Local knowledge

find the best waves local surf shop

Local surfer knowledge is the most valuable information to get to determine the best conditions for surfing.

Locals at the local beach or surf shop have knowledge that a tide table or surf report can’t provide.
Additionally, a surf shop can make recommendations on the ideal conditions for beginner surfers or based on skill level.

Here’s why it’s so important:

  1. Understanding of Swell Direction and Wave Breaks: Different surf spots are affected by swell direction in unique ways. Local knowledge helps surfers understand how waves refract, bend, or wrap around obstacles like points, reefs, or sandbars. It can also provide insights into where waves are likely to break, allowing surfers to position themselves optimally for catching waves.
  2. Knowledge of Tide and Currents: Tides and currents play a significant role in shaping wave conditions. Local surfers know how the tide affects the shape and size of waves, as well as how currents influence water flow and wave behavior. This knowledge helps surfers anticipate when the best waves are likely to occur and where they’ll be found.
  3. Awareness of Hazards: Local surfers are familiar with potential hazards at their home break, such as rocks, reefs, or strong currents. They can advise visiting surfers on safe entry and exit points, as well as areas to avoid to prevent accidents or injuries.
  4. Insights into Wind Patterns: Wind can greatly impact wave quality. Local surfers know how wind direction and strength affect wave shape, texture, and rideability at their surf spot. They can offer valuable advice on how to make the most of prevailing wind conditions or suggest alternative breaks that may be sheltered from the wind.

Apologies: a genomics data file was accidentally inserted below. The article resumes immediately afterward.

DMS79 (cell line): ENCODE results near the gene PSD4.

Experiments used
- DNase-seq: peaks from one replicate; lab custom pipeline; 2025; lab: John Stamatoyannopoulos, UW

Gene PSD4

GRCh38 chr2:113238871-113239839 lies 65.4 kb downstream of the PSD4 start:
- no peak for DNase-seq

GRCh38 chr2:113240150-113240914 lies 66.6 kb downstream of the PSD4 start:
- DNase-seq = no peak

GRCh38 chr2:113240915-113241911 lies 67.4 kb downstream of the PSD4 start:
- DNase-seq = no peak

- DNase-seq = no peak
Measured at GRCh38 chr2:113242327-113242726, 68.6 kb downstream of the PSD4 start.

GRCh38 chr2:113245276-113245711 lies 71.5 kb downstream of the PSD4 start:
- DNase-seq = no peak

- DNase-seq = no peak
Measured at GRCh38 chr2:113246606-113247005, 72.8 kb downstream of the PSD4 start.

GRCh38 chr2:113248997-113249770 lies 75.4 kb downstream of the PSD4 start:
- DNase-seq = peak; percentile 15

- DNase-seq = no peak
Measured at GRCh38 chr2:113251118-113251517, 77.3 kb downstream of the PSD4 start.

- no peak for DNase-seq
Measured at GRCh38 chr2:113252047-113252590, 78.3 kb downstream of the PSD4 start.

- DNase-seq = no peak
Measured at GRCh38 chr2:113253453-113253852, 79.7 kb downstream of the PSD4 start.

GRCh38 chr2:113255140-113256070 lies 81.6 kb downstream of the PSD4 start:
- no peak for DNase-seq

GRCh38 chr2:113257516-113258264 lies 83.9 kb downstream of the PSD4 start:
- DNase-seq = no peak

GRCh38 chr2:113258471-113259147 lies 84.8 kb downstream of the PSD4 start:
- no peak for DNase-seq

5. Community and Etiquette: Surfing is often deeply rooted in local communities, where unwritten rules and etiquette govern surfer interactions in the water. Local surfers can provide guidance on proper behavior, lineup etiquette, and respecting the rights of others to ensure a positive surfing experience for everyone.

Experienced surfers rely on years of experience with their local break to anticipate how tides, winds, and swell patterns interact.

How to Read an Online Surf Report

A surf report, or surf forecast, provides information about current surf conditions.
It includes wave height, swell direction, wind speed, and tide charts.

  1. Wave Height: This indicates the size of the waves usually measured in feet or meters. Higher wave heights generally mean more powerful surf.
  2. Swell Direction: This describes the direction of incoming waves.  Different surf spots may favor a specific swell direction or swell period for optimal wave formation.
  3. Wind Speed and Direction: Offshore winds, blowing from land to sea, create cleaner surf conditions, while onshore winds, blowing from sea to land, can create choppy waves.
  4. Tide Charts: Tide charts provide information about the timing and height of the tides. Understanding how tides interact with the surf spot’s characteristics is crucial for timing your sessions. Paying attention to tide charts can help surfers time their sessions to coincide with the most favorable tide stages for their chosen surf spot.

By understanding how to interpret a surf report, surfers make educated decisions about when and where to surf based on many factors. 


In conclusion, finding the best tide for surfing is only part of the equation.  
You must consider other factors to find the best places for your surfing session.
So, grab your board and find your type of wave.